Here’s a little about the book.
Mallory Johansen has nearly given up on thinking she’ll get her act together – the one where she plays the part of an adult – by the time she hits thirty. As it is she’s desperate and depressed. Her only friend is leaving town, she’s paired to work with a man who can’t stand her, and she finds herself homeless. Definitely hasn’t mastered being a grown-up yet.
Otis Bell wants nothing more than to play his guitar, book acoustic bands to perform at his upcoming music venue, and be in charge of his own life. Instead, he’s working full time in his family’s auto shop. He only owns half the supposed music venue, which stands as an abandoned church and needs more than a little work. When his best friend moves away, he’s paired with an aloof girl he’s never liked as partner, and stretches himself thin working too many hours.
The Chapel is the little music venue that could. Full of potential. Full of ugly carpet, peeling paint, and exhausting work. Mallie and Otis navigate their way through a fledgling partnership, trying their darnedest to get the place up and running, while trying pretty hard not to fall in love in the process.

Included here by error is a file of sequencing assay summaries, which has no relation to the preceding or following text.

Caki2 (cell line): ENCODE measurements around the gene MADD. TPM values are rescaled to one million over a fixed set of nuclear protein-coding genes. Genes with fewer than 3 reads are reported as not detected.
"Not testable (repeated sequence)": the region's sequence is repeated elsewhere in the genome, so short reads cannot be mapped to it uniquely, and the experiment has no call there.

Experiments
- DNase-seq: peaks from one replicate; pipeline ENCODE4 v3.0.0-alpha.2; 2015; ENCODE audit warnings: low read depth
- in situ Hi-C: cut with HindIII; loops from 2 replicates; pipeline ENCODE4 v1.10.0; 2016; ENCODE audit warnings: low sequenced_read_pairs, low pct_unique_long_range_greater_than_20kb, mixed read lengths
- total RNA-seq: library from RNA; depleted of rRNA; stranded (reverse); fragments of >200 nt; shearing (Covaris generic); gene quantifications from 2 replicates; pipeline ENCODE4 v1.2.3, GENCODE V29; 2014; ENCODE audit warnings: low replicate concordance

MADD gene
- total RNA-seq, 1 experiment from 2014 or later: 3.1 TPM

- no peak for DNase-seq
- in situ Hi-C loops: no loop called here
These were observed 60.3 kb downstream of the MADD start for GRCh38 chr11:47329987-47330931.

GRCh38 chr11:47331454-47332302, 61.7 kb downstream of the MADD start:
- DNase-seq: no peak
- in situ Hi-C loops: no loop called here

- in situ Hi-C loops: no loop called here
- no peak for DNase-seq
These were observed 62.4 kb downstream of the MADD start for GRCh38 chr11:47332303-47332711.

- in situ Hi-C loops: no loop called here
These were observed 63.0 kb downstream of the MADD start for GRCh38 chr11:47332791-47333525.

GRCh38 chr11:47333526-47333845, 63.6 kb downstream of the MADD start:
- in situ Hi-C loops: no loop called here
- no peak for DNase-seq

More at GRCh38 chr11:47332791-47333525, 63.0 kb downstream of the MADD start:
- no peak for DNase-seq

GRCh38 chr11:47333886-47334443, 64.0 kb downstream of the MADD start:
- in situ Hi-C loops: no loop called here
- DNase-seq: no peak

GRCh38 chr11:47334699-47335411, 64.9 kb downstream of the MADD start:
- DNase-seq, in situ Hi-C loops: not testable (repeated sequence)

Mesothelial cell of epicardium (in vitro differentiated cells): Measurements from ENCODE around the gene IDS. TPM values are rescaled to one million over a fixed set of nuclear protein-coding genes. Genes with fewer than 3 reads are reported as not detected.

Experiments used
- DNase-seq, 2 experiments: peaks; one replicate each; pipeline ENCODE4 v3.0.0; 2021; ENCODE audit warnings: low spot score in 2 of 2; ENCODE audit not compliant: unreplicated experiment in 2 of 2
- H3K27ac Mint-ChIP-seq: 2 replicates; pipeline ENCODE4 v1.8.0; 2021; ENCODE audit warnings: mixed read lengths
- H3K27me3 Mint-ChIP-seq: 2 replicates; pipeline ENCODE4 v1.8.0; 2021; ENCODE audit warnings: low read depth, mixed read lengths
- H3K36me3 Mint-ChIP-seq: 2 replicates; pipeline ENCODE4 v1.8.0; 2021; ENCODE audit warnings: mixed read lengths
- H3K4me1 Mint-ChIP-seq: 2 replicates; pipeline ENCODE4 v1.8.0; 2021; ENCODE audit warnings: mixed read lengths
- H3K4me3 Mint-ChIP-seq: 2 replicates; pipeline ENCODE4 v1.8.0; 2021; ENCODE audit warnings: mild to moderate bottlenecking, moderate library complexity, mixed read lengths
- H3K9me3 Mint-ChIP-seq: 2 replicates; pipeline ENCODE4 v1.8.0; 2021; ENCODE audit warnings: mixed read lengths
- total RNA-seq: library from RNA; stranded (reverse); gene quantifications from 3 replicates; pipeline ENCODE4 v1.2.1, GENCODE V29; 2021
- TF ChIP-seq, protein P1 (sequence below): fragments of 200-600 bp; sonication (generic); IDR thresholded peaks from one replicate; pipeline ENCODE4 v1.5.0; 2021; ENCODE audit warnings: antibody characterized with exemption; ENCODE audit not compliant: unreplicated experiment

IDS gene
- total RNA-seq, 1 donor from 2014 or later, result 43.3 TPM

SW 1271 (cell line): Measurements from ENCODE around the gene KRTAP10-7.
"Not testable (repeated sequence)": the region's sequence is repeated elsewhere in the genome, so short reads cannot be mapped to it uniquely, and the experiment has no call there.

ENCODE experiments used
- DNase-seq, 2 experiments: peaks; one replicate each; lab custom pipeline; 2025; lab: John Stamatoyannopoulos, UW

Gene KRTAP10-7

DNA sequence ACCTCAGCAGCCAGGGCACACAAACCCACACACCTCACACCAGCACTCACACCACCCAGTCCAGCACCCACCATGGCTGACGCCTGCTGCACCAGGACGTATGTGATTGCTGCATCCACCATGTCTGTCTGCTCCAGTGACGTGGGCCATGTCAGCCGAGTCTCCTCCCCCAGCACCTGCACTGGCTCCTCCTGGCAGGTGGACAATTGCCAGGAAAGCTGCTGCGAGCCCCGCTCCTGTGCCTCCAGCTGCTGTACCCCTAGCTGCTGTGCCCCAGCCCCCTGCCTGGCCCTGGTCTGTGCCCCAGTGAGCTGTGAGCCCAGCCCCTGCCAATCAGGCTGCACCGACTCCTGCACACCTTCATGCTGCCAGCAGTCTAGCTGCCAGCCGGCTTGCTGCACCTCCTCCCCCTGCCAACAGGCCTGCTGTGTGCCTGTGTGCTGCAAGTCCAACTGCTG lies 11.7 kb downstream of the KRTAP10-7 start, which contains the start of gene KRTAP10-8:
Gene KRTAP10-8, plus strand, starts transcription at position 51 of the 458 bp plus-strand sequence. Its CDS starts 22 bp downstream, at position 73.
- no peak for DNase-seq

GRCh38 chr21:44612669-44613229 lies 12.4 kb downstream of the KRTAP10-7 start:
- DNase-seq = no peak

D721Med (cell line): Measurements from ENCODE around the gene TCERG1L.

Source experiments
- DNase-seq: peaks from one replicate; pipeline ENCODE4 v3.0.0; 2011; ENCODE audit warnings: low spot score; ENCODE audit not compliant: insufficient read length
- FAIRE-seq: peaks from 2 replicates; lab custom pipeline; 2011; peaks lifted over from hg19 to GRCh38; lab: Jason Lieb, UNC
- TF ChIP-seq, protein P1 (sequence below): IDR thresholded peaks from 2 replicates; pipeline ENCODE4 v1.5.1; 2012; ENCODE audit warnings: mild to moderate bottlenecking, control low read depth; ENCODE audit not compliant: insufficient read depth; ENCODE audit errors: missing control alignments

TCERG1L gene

Jess B. Moore has shared an extract with us today so grab the drink of your choice, that chair and enjoy.
(Warning – strong language.)
***** beginning of extract*****
This scene from The Chapel is taken from the first chapter, introducing Mallie, her cousin Tyler, and setting up the story which will unfold. The book starts with Tyler dropping a bomb on Mallie and throwing her life into a tailspin!
The thing about being in your late twenties is that you’re supposed to have it all figured out. The career, the house, the long term relationship, the life plans sprawling out before you. You’re expected to have your shit together.
I don’t have a career. Not really. I’m still figuring out what I want to do with my life. I take photos and I’m good at it, but I don’t enjoy wedding photography or infant photography or running wild toddler photography. I haven’t found a way to make money doing nature or still life or anything else with my camera. I help at my Aunt Violet’s vintage shop that barely brings in enough revenue to keep me on the payroll.
No house. Not one that’s mine. Not one I want to live in for any length of time. The place I rent is small, smells bad, and the landlord is suspect. The neighbors are loud and disrespectful of my desire to sleep during the nighttime hours.
I have never had a long term relationship. I can’t imagine one will crop up before I hit my thirties. The guys I’ve dated have been few and far between and never serious.
My life plans are vague at best. Dismal and depressing at worst.by
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